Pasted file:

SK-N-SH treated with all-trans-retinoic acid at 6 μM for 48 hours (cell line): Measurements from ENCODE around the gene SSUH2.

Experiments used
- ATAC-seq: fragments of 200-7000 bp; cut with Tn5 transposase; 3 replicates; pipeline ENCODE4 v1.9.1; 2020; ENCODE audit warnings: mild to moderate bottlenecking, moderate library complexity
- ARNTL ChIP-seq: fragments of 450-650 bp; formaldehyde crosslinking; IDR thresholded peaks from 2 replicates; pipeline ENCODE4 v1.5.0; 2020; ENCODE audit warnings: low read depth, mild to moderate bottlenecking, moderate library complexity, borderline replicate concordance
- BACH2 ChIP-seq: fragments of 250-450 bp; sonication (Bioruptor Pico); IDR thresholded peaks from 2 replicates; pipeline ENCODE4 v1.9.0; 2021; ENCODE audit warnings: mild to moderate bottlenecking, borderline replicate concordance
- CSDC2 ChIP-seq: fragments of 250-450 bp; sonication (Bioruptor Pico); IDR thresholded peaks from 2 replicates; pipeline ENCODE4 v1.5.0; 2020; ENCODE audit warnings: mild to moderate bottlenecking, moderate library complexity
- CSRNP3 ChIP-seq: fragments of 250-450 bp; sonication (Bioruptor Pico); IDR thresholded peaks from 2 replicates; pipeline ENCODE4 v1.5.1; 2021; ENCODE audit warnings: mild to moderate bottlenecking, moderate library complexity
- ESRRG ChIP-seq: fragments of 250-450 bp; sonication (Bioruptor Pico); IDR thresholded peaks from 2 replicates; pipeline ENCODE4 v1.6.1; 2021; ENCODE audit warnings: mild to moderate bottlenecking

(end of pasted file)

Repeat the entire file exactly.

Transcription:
SK-N-SH treated with all-trans-retinoic acid at 6 μM for 48 hours (cell line): Measurements from ENCODE around the gene SSUH2.

Experiments used
- ATAC-seq: fragments of 200-7000 bp; cut with Tn5 transposase; 3 replicates; pipeline ENCODE4 v1.9.1; 2020; ENCODE audit warnings: mild to moderate bottlenecking, moderate library complexity
- ARNTL ChIP-seq: fragments of 450-650 bp; formaldehyde crosslinking; IDR thresholded peaks from 2 replicates; pipeline ENCODE4 v1.5.0; 2020; ENCODE audit warnings: low read depth, mild to moderate bottlenecking, moderate library complexity, borderline replicate concordance
- BACH2 ChIP-seq: fragments of 250-450 bp; sonication (Bioruptor Pico); IDR thresholded peaks from 2 replicates; pipeline ENCODE4 v1.9.0; 2021; ENCODE audit warnings: mild to moderate bottlenecking, borderline replicate concordance
- CSDC2 ChIP-seq: fragments of 250-450 bp; sonication (Bioruptor Pico); IDR thresholded peaks from 2 replicates; pipeline ENCODE4 v1.5.0; 2020; ENCODE audit warnings: mild to moderate bottlenecking, moderate library complexity
- CSRNP3 ChIP-seq: fragments of 250-450 bp; sonication (Bioruptor Pico); IDR thresholded peaks from 2 replicates; pipeline ENCODE4 v1.5.1; 2021; ENCODE audit warnings: mild to moderate bottlenecking, moderate library complexity
- ESRRG ChIP-seq: fragments of 250-450 bp; sonication (Bioruptor Pico); IDR thresholded peaks from 2 replicates; pipeline ENCODE4 v1.6.1; 2021; ENCODE audit warnings: mild to moderate bottlenecking